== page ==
The City of North Adams, though remote, was no stranger to the Influenza Epidemic that rolled through the United States from 1918 to 1919. Cases of Influenza were so disruptive that the city found it necessary to open a new, temporary hospital for the sole purpose of treating patients with Influenza. Thirty-six people were treated, 12 of whom died.1 Most of the evidence of the outbreak can be found in the local newspapers and town reports. In the 1918 Town Report J.H. Matte, M.D. and Rosa Fletcher, M.D. of the Board of Health had this to say:
The outbreak of Influenza in our community interfered considerably with our routine work. We kept on the alert to eliminate from school any suspicious case. During the epidemic we had to neglect cases of nose and throat, the local hospital being unable to make room for our clinics, and Miss Edith Maxwell, whose valuable assistance we need for getting parents’ consent to operations and making appointments for the same, being herself in charge of the Influenza Hospital. For the same reason we had to defer to a future date cases of defective eyes and hearing.
During the height of the epidemic hundreds of children were absent from school; a few being sick, many being kept at home by the parents as a measure of intended prophylaxis.2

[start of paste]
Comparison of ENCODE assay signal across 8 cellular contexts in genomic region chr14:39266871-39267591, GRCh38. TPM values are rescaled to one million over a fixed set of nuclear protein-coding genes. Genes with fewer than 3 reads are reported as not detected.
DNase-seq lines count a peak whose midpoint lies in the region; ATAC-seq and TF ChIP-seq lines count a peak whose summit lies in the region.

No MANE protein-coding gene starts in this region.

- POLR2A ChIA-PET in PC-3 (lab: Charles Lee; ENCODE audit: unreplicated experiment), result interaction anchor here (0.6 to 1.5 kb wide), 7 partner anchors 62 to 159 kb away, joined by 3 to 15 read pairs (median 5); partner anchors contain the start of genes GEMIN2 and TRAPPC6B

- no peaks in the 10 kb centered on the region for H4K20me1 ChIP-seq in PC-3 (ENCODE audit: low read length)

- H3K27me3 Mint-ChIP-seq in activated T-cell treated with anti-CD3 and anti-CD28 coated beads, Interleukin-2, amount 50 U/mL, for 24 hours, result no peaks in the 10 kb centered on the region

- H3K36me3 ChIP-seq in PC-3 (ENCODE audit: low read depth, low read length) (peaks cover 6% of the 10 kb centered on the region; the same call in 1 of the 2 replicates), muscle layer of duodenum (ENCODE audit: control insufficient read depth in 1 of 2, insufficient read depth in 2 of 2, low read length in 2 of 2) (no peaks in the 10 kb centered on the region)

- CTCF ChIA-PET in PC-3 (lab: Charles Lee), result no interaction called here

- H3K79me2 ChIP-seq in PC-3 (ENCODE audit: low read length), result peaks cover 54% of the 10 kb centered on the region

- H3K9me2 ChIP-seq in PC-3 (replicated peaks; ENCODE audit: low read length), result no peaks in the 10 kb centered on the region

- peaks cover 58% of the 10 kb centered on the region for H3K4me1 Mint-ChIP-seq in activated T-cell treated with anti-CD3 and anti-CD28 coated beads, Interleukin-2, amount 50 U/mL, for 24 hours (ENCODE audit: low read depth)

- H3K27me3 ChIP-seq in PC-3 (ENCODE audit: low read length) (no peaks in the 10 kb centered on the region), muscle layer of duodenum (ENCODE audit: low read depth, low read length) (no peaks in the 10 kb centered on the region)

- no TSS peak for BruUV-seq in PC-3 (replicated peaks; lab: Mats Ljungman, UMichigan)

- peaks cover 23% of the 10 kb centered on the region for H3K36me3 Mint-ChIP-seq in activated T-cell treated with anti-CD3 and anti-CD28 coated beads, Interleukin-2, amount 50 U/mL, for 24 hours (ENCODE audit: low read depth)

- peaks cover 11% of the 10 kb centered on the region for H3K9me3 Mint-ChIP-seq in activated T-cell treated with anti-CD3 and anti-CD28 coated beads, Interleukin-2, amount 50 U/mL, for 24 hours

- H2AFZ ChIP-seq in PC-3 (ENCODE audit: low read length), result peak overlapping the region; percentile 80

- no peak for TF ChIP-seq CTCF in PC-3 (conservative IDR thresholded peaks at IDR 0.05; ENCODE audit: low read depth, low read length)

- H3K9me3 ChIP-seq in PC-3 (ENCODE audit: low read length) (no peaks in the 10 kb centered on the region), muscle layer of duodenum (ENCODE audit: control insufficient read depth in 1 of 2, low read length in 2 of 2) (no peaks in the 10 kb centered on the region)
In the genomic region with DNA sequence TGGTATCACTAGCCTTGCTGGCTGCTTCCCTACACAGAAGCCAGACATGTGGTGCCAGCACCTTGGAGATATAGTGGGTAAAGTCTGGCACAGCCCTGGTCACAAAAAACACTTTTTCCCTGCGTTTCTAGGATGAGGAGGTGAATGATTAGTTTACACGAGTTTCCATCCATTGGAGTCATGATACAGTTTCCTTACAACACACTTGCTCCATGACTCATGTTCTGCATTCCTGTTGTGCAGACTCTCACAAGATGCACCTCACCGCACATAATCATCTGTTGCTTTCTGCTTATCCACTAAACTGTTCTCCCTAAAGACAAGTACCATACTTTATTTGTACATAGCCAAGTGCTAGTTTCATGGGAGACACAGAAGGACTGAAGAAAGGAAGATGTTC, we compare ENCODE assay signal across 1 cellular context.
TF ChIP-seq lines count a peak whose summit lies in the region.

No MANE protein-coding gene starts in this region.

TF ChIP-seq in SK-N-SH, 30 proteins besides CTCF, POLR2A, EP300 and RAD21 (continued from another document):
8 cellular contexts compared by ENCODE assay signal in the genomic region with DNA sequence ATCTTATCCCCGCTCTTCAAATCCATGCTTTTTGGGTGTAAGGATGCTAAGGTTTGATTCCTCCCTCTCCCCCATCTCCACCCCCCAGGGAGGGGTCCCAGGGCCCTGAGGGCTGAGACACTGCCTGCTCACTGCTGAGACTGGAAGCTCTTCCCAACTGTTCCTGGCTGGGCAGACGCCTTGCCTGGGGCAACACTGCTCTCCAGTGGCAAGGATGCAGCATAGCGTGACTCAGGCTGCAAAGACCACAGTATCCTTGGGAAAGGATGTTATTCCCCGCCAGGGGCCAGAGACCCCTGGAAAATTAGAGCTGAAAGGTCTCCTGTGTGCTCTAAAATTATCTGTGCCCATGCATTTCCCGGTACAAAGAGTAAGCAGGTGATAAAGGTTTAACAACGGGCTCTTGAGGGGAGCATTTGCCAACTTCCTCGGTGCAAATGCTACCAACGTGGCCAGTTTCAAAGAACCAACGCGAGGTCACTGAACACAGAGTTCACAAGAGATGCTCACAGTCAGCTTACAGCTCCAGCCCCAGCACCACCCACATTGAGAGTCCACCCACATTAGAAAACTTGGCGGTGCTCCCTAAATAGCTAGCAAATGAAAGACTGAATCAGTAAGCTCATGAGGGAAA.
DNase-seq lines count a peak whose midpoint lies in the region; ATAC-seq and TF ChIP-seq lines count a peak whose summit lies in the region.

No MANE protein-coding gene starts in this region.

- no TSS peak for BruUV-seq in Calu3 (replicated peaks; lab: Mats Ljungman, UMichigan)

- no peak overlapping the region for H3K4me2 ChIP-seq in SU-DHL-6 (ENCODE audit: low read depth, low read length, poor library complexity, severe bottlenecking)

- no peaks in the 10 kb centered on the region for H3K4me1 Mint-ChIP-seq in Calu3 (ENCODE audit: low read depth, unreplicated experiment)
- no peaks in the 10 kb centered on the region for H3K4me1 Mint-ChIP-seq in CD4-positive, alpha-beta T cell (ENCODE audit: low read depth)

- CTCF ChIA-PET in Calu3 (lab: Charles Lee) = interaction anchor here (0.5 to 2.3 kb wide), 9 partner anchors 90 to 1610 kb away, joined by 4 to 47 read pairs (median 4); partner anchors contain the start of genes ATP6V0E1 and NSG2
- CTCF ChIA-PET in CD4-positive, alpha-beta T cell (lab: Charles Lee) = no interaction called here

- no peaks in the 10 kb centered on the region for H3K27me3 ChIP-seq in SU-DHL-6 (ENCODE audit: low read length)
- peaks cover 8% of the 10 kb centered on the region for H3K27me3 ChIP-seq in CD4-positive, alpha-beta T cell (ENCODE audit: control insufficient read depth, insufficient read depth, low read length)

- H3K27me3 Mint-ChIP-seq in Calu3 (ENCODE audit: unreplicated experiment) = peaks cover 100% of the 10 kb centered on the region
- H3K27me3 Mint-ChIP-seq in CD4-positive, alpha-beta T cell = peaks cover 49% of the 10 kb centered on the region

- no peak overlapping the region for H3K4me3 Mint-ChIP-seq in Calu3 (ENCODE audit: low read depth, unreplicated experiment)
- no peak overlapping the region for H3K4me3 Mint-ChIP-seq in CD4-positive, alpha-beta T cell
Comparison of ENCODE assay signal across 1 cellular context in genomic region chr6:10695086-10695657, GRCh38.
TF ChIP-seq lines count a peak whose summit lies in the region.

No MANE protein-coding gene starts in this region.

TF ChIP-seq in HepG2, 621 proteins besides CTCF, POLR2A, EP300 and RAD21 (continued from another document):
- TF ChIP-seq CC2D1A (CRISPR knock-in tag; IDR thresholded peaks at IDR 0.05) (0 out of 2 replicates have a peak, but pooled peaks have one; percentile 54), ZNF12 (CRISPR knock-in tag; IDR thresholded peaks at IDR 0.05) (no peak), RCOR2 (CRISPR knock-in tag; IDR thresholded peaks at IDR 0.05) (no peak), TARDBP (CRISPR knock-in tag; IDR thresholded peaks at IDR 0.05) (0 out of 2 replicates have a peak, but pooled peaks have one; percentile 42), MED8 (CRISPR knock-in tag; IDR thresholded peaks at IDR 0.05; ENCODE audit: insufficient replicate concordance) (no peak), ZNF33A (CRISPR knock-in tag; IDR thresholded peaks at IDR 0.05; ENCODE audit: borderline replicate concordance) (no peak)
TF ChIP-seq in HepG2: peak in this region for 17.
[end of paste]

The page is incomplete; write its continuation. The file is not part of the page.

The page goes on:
An except from an article in an October 1918 edition of The Transcript explains additional resources brought in from the government to aid in the eradication of the epidemic:
…The town has been divided into districts, each district to be in the care of a trained nurse and such volunteer nurses as may be needed. Yesterday two nurses were on duty, Mrs.Goodermotte, the board of health nurse, and Mrs. Collins, who for the present will be employed by the state board of health. Today two and [illegible] other trained nurses are expected, sent by the state board of health.
Saturday evening, Dr. Greaves, who has been helping in the [illegible] work arrived and is answering emergency calls. Another physician, loaned for the purpose by the government is coming today, and one of these physicians will be on duty by day [illegible] by night. They act as emergency doctors, making the rooms of the board of health their headquarters. It is their method to make one call on each patient without other compensation had that made them by the government and then turn the case over to the regular family physician.
The board of health office is now open 24 hours of the day with a clerk in charge who answers all telephone calls, supervising the calls of the nurses and the emergency doctors…3
1. J.H. Matte and Rosa Fletcher. Report of the Board of Health, North Adams Annual Report, 1918. Massachusetts College of Liberal Arts Special Collections.
3. “Systematic Drive Against Influenza,” North Adams Transcript, October 21, 1918. North Adams Public Library.
“Grip Total In State Today.” North Adams Transcript, October 16, 1918. North Adams Public Library.
“Guard Against Influenza.” North Adams Transcript, October 20, 1918. North Adams Public Library.
“Spanish Influenza Rages in U.S.” North Adams Transcript, October 19, 1918. North Adams Public Library.